What we seem to always forget in our image of the perfect basketball player or athlete is the conditions in which many of these athletes grow up. Oftentimes, basketball players have grown up in a rough neighborhood in the inner cities, struggling throughout their childhoods with few role models to look up to. They scrap and claw their way out of their bad situations with an undying desire to succeed, and must suffer through countless trials and tribulations to reach the pros – with undoubtedly many of their peers failing along the way. They’ve succeeded because they’ve focused their energies on one singular goal – being the best basketball player they can be. When they get to the league, they are 20 something year olds with little education and a sudden influx of money and power and exposure. They’ve gone from rags to riches and have all the freedom in the world. They’re really basically kids at that stage in their life – not well informed enough to be a leader in society and not well polished enough to help us make decisions in our own life. Nor are they especially patient, or smart, or well informed, or morally just.
But we still expect these athletes to come through for us in everyday situations and demonstrate more restraint than we could ever endure. Charles Barkley was once criticized heavily for not wanting to be a role model for children. Michael Jordan was criticized for not declaring his political stance and instead noting how Republicans and Democrats alike buy his shoes. LeBron James was criticized heavily for not signing a petition from a teammate regarding a particularly touchy political matter. Kobe was killed for his affair. And athletes are criticized all the time for reacting to fan heckling.
And why is this so? Just because these basketball players have lots of exposure and power and fame within our everyday lives as entertainers that help us to get a bit of distraction from the droll lives we endure, we want them to lead us by example. But they really don’t necessarily have the know-how, the ability, or the credentials to have to be burdened with such a responsibility. Why not leave things like that to the people who are well informed on the subject or put in place for those very reasons? Do I really want Kobe Bryant or LeBron James dictating who I vote for in an upcoming election? Do they know more about the subject than a political commentator who has spent a great deal of his education studying it rather than practicing jumpshots in a gym? Am I really going to model my life by what some 20 something year old millionaire professional athlete does? And do I really expect someone whom I’ve yelled at for 2 hours straight to sit there while I make fun of his mother and not get angry at what I’m saying?
Now I’m not saying that basketball players have an automatic license to abuse their powers and go rampant and wild, but we need to stop with the glorified, idealized image of what they are supposed to be. Instead of trying to mold them or criticize them until they feel bad enough to act the way we want them to act, we need to let them be whatever they want to be. If that means not caring about political issues or neglecting to go that extra step to be a role model for children, then that’s what we must deal with as a society. And if that means cursing out fans who get on their nerves, I’m sure we can forgive them. Because it isn’t their fault for choosing to act in that manner. They are merely exercising their rights as an American to lead a life they choose, to pursue the goals they set out for themselves, unabated and unperturbed by the silly constraints that the media bestows upon them.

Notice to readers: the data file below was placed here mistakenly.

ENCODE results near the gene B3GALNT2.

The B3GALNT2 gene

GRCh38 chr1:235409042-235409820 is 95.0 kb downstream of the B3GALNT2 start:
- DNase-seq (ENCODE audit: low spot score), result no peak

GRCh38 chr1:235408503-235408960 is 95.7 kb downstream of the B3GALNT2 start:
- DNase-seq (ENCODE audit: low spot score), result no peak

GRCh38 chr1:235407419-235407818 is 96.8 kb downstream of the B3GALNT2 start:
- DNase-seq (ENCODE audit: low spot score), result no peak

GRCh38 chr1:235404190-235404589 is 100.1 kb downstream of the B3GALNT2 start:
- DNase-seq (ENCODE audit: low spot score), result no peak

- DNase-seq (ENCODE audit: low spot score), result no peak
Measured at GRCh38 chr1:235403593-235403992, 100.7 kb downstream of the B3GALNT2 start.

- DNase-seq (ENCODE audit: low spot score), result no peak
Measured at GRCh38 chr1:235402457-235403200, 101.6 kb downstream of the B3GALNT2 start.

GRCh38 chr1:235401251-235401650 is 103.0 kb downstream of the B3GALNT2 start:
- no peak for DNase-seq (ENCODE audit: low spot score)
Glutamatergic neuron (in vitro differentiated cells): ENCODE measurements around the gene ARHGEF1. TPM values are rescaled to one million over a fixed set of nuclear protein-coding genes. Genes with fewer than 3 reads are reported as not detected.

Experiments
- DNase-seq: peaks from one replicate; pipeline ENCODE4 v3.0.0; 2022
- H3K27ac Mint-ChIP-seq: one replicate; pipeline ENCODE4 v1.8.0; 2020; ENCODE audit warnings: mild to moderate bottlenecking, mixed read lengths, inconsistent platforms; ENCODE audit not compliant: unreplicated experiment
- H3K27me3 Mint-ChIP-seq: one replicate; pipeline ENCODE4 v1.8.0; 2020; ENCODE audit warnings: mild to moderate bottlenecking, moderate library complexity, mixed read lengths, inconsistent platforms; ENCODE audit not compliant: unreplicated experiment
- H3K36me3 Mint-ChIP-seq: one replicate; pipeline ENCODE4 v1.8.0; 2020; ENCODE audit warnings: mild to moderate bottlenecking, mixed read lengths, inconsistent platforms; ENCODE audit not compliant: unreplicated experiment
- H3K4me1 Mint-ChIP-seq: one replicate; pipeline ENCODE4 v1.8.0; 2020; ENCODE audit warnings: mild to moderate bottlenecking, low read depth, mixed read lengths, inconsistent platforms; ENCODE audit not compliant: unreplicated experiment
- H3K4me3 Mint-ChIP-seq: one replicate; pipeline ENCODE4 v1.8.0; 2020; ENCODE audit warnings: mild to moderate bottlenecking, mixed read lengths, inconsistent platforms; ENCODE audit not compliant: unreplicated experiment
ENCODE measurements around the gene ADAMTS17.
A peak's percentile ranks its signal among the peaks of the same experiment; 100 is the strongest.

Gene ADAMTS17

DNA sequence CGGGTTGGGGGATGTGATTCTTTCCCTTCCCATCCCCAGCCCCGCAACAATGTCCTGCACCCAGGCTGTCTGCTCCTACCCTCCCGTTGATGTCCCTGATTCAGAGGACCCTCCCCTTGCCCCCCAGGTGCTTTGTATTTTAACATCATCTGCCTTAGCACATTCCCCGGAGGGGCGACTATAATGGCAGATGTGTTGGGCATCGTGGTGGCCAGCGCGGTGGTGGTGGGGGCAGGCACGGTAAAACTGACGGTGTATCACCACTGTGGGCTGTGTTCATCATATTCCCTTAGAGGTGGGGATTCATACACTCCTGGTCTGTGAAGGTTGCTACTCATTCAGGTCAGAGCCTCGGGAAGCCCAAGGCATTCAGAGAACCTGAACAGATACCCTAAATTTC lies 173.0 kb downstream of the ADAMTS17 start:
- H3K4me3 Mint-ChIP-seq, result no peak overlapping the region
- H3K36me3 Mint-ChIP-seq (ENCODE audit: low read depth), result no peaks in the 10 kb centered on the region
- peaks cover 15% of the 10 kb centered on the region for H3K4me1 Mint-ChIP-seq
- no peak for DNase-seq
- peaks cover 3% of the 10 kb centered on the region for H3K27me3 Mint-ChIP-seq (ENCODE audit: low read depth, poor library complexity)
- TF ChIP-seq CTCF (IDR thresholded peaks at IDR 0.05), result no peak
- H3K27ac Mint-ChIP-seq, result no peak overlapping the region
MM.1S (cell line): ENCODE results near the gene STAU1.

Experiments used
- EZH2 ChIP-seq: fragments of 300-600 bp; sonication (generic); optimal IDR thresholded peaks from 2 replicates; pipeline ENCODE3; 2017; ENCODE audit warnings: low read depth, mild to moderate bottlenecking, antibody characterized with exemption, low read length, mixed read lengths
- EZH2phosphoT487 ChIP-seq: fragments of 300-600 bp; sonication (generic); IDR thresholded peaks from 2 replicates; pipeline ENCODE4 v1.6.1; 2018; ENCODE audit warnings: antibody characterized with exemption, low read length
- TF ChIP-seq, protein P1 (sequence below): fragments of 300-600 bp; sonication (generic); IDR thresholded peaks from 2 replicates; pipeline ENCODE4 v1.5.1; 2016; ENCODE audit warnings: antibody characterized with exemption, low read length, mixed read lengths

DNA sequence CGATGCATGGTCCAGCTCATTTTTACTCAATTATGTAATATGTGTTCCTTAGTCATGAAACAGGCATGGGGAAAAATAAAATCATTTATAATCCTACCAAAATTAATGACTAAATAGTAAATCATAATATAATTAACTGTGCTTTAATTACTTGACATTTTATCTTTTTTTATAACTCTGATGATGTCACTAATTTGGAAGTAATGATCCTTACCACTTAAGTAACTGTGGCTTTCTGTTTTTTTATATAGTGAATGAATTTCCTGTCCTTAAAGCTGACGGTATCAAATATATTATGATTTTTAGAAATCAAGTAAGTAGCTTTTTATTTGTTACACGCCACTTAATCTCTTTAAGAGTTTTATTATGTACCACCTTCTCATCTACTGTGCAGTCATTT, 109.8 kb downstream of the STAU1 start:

So for now, instead of placing these expectations on our athletes to behave in a manner most beneficial to us, we need to step back and instead just appreciate the athletes who already do so, without the prodding. We need to treasure our athletes that are the real gentlemen of the game, the real role models, the great political forces who stimulate change, who go outside the realm of comfort for them to use their power and clout for good, and use their sport as a vehicle by which to accomplish more in life. The ones who are good people not because they are famous athletes, but just happen to be both. They are the ones who we can cling on to, the Muhammad Ali’s, the Jackie Robinson’s, the Bill Russell’s, the Hank Aaron’s, the Magic Johnson’s, the Derek Fisher’s who we remember as much for their exploits in their sport as their impact off of it.
They were all great role models, and great people. But they weren’t this way because we told them to be – they were just born with it. So we can keep on trying to mold every player who makes it to the NBA into the model provided by these gentlemen, but we will soon find it utterly futile. They are merely basketball players and nothing more, if they choose to be, and we shouldn’t have any say in the matter. To continue to try and do so is just plain selfish.